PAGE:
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European Union Bill

Part of Safe Standing (Football Stadia) – in the House of Commons at 4:48 pm on 7th December 2010.

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Photo of William Hague William Hague The Secretary of State for Foreign and Commonwealth Affairs 4:48 pm, 7th December 2010

I am satisfied that it does not affect the rights or powers of the United Kingdom and therefore does not require a referendum in this country.

The Bill will give the British people and Parliament powers that they have not previously enjoyed in decisions about engagement with the European Union. Some have criticised the Government's proposals, saying that they will necessarily stymie further progress or put the UK in the slow lane of Europe. The Government do not subscribe to that argument, for three reasons.

First, it is wrong to accept continuous political integration as a definition of progress. Secondly, although other European nations have different constitutional frameworks, a number of countries require a referendum of their people to be held if a treaty change proposes a further shift of powers to Brussels. Some, most notably Germany, also have provisions in place to ensure effective parliamentary control over specific key decisions taken by their Governments. There is a growing trend across Europe to give citizens and Parliaments more control over the decisions taken by their Governments on EU matters, and it is right that we should be not just part of that trend but leading it from the front.

Thirdly, if a future Government can demonstrate a compelling case as to why a further transfer of power is in the national interest, they should be able to persuade the British people of its merits. If a future Government were to take a different view from ours, they would have to convince the British people. Whatever the outcome of such an argument, our democracy would be all the healthier for the decision lying in the hands of the British people as a whole. That fulfils an important part of the Conservative manifesto, but it also draws on a line of thinking that has found its place in recent Liberal Democrat manifestos. I hope that Opposition Front Benchers will in time support it too, because when the voters cast a party out of government, it must understand why. The previous Government's high-handedness on EU matters is one reason why Labour is no longer in government, and it should now learn from that.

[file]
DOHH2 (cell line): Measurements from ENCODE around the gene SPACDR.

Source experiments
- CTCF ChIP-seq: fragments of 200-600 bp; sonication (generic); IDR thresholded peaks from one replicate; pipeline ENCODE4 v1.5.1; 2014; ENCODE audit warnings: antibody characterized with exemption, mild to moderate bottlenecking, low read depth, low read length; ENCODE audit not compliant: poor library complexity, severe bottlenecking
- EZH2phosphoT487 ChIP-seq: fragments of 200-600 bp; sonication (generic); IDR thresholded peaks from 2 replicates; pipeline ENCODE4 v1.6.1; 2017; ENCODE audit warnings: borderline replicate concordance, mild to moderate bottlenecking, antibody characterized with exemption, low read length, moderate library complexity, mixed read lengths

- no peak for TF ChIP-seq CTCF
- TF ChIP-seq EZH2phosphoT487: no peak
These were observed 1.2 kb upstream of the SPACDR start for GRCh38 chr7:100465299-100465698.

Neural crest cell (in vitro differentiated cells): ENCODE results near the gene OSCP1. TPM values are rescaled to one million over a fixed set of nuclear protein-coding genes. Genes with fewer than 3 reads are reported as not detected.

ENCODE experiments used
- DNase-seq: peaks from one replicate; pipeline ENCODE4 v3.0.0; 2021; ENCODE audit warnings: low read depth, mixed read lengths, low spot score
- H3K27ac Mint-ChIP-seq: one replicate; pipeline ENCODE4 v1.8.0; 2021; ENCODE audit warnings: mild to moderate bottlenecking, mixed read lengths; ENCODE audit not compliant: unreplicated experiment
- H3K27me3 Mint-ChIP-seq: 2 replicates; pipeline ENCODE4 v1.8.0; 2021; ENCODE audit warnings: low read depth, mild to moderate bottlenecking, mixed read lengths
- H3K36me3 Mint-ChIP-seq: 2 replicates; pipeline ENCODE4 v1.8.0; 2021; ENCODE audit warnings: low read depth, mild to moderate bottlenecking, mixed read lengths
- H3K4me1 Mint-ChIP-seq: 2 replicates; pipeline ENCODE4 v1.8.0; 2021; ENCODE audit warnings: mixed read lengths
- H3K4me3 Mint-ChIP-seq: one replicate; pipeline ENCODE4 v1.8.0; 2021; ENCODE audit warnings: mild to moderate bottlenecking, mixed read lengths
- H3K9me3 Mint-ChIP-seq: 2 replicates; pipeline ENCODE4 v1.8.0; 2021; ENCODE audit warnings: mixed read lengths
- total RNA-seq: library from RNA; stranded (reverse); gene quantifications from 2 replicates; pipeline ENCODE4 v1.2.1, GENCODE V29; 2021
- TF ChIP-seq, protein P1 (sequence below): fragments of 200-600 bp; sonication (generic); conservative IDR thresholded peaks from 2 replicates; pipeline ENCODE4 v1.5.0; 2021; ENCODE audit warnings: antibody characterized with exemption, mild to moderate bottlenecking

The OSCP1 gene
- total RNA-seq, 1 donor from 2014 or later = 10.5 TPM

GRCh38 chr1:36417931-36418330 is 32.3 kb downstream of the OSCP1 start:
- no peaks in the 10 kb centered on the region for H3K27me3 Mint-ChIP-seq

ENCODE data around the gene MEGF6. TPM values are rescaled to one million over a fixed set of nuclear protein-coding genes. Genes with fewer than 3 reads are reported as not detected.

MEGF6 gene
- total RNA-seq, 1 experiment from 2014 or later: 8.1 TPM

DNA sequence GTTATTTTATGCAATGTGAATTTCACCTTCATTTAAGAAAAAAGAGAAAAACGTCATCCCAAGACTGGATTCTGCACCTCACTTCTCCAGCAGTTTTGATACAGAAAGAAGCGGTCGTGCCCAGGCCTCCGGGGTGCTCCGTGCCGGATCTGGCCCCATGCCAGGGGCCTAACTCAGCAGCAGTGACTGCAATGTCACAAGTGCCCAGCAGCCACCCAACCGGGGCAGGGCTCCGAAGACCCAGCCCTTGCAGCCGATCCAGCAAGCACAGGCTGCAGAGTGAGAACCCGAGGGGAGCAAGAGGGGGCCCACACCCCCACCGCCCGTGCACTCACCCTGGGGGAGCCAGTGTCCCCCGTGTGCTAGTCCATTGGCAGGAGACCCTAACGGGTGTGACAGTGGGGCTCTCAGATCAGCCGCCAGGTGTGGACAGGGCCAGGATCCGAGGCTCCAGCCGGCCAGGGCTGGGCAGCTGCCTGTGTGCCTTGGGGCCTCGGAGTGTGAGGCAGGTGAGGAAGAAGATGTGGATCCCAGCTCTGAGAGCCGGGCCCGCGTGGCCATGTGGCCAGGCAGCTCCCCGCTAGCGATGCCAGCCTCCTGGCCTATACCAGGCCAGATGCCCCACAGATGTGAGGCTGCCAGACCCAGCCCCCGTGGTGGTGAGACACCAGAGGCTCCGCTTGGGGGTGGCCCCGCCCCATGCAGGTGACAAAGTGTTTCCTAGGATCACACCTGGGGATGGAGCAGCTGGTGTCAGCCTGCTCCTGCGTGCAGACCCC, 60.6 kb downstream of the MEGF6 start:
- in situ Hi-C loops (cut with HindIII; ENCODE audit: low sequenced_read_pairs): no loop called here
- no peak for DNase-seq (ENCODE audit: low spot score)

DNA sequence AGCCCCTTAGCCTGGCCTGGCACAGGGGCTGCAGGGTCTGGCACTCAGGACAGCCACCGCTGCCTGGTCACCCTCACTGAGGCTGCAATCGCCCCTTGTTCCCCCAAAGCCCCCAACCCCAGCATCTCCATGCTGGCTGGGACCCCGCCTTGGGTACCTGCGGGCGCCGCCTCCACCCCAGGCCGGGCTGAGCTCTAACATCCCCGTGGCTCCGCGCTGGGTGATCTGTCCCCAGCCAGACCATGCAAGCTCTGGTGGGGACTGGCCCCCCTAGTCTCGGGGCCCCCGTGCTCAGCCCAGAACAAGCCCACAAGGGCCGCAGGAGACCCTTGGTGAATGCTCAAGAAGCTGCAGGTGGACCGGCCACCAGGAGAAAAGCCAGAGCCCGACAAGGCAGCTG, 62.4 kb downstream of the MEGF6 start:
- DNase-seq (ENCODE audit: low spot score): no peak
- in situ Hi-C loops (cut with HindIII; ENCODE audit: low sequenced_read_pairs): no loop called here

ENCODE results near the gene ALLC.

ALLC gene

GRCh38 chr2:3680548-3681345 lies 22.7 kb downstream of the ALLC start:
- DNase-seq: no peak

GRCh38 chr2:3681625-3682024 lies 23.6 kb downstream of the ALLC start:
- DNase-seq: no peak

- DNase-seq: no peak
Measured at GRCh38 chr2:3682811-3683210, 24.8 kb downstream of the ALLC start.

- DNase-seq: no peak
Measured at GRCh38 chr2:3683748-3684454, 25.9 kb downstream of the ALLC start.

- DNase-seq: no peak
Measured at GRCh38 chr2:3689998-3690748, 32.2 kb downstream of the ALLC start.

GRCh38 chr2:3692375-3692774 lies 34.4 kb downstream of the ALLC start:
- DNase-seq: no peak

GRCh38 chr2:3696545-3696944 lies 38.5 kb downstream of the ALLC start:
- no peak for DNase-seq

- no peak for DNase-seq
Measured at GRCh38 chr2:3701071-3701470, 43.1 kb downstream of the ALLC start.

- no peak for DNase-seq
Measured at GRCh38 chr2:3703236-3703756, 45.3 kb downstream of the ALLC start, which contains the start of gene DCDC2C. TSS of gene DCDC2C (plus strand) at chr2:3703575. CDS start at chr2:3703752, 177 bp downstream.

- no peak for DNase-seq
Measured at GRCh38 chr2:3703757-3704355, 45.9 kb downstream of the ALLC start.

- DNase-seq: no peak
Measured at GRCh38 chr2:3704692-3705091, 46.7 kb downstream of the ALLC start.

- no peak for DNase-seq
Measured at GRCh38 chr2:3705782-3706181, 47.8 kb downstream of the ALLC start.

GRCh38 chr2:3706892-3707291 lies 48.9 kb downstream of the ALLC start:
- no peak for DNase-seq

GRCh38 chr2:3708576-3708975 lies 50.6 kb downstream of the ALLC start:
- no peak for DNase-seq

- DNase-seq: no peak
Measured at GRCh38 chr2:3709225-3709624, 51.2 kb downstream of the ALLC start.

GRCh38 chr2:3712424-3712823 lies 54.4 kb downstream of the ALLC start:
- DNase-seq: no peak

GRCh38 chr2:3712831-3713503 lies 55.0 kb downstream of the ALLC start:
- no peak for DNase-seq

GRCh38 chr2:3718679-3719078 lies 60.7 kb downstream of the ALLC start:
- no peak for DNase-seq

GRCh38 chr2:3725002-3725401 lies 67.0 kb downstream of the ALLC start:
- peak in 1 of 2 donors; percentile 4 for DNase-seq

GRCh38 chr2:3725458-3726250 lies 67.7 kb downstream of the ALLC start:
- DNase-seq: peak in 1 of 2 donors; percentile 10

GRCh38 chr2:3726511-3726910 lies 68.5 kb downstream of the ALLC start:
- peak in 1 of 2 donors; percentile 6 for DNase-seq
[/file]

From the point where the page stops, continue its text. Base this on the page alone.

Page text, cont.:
The Bill can receive support from those who like the EU just as it is, those who want it to do less, and those who want it to have more power but who are prepared to argue for that. The Bill does not determine the shape of our future place in the EU, but it ensures that our position will command the voters' consent. It will give the British people the assurance, which they are entitled to expect, that the sovereignty of Parliament and the ultimate right of the people themselves to decide which powers are the subject of collective decisions within Europe are both properly safeguarded. Those safeguards will put our participation in the EU on a sturdier and more democratic footing. That is why we present the Bill to the House.